Another patent was issued to Gray, No. 1,932,694. There are 13 claims and supporting disclosures in the specifications. The invention is described in claim 1 as follows:

"A refrigerator display case comprising in combination a rectangular lower section for holding refrigerating medium, a display section above the lower section, and removable pans in longitudinal arrangement supported in normal position along the upper portion of the lower section so as to provide in effect a partition between the refrigerating section, and the refrigerating medium therein, to which the pans are directly exposed, on the one hand, and the display section on the other hand, the front of the display section having fixed glass whereby commodities on display within the section can be seen from the front, the back of the display section having slidable doors with glass therein providing closures for the openings that permit access to the interior of the display section, said lower section being divided into a plurality of brine receiving compartments, each having a cooling coil, said display case having in operative arrangement therewith refrigerating means comprising a compressor and a condenser constituting part of a refrigerating system that includes the cooling coils, there being piping leading from the compressor with valve controlled branches leading to each coil, there being branches leading from each coil and constituting part of return piping leading to the compressor."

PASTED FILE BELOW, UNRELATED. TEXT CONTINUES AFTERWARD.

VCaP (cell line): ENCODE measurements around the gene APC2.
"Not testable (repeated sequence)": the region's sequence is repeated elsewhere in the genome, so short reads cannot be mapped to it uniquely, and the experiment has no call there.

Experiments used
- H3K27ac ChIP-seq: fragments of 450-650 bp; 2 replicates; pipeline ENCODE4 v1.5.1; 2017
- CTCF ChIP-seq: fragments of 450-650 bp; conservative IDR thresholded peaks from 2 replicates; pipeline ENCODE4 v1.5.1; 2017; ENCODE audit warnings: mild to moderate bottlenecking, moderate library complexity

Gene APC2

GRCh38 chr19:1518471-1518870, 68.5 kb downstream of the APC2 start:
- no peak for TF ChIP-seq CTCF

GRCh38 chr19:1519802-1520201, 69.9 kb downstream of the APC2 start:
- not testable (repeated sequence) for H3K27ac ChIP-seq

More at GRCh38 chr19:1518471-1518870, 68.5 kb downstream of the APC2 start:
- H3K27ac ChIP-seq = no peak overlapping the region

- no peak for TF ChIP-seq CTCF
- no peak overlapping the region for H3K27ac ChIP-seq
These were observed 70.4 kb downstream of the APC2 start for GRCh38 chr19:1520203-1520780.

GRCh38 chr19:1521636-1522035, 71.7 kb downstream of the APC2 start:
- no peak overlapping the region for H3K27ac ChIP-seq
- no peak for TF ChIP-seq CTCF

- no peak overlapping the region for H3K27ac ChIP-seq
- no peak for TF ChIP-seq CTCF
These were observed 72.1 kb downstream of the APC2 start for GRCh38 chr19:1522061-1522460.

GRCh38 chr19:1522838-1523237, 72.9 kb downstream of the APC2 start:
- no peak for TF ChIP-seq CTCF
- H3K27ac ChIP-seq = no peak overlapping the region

If there be any novelty of a patentable character in plaintiff's structure, it must, we think, be found in the spaced openings for food trays. This was the novelty stressed by plaintiff throughout the trial, and counsel says in his brief, "What Scilken had in mind was to make the top of sections comprising cool plates so arranged and spaced as to leave openings for the food trays which would then extend into the cooled space beneath the top. * * * The Food Mart installation is the first commercial embodiment of the patent."

The spaced openings were provided for the food trays. Claim 16 does not include this. While claims 10 and 13 provide for openings in the plates, no such structure of the plate is to be found in claim 16. However, we are convinced that the insertion of openings therein (meaning the top plates) was a mechanical problem which was solved by one Raskin, almost immediately upon its being presented to him.

The evidence shows that it did not involve inventive genius to solve it and neither can plaintiff be credited with its solution. There is in fact great doubt as to who the real inventor in this case was, assuming there was a patentable disclosure. We have passed that question, however, and base our decision upon our conclusion, which we reach from all the evidence, namely, that the claims involved in this suit are invalid for want of patentable invention.

The decree is reversed with directions to dismiss the complaint.